I find many parallels in accepting people with disabilities and our process of coming to terms with our own diagnosis. It takes a lot of time and self-reflection to come to a place where you finally understand that while your life will be different from others, it can be equally worthwhile. While we may wonder about the lives of “people with disabilities”, I think for the most part we would find that their lives are just like ours – just as similar or different from one person to the next. Of course, disability is a spectrum, just like narcolepsy, and some have worse things to deal with than others; but this is exactly why I think placing ourselves somewhere on that spectrum is nothing to be ashamed of.
In order to gauge the opinions of people with narcolepsy on this subject, I ran a couple of polls on my instagram account asking “Do you consider narcolepsy to be a disability?” and “Do you consider yourself disabled?” See the results below.
I think these results show that the majority of people accept that narcolepsy can be a disability, which I think is great news. As for how many people feel “disabled” – I don’t really have much of an opinion about that, as I cannot possibly know how badly people are affected by their condition. However, I would hazard a guess to say that more than 58% of people with narcolepsy do experience pretty obvious limitations in life due to their conditions, so I’d be interested to know if their perception would change after more reflection on the question and the true meaning of “disability”.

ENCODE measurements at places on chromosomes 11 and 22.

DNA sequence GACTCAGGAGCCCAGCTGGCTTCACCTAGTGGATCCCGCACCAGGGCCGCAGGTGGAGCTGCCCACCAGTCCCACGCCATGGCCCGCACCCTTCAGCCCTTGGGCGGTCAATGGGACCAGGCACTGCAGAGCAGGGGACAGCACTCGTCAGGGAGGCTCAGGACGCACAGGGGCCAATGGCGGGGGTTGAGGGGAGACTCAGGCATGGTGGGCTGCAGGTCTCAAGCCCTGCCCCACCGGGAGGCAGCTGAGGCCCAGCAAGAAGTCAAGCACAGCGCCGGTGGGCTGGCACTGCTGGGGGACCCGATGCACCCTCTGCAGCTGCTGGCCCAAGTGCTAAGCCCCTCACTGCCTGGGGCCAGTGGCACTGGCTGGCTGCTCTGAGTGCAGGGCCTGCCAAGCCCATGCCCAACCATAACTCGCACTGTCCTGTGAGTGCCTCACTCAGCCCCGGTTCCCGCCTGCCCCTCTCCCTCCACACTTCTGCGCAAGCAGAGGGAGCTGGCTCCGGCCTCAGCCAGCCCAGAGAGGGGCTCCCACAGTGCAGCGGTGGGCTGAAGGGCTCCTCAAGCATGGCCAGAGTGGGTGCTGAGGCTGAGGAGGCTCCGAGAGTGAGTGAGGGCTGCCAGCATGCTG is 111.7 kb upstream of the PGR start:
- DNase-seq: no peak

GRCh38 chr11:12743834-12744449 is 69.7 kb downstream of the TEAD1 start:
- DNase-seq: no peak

During the polls, I also received many messages describing why people would not label themselves as disabled, mostly along the lines of “I have narcolepsy but it doesn’t define me” or “Narcolepsy doesn’t stop me from living my life”. I know these comments were well-intentioned, and I’m happy for people who have reached that level of acceptance, but I’m sure plenty of people with other disabilities would say the same about their impairments while not feeling the need to defend themselves against the simple idea of having a disability. We need to make sure that our picture of disabled people includes those who accept and acknowledge their differences but are not defined by them, alongside those who may not have as much choice.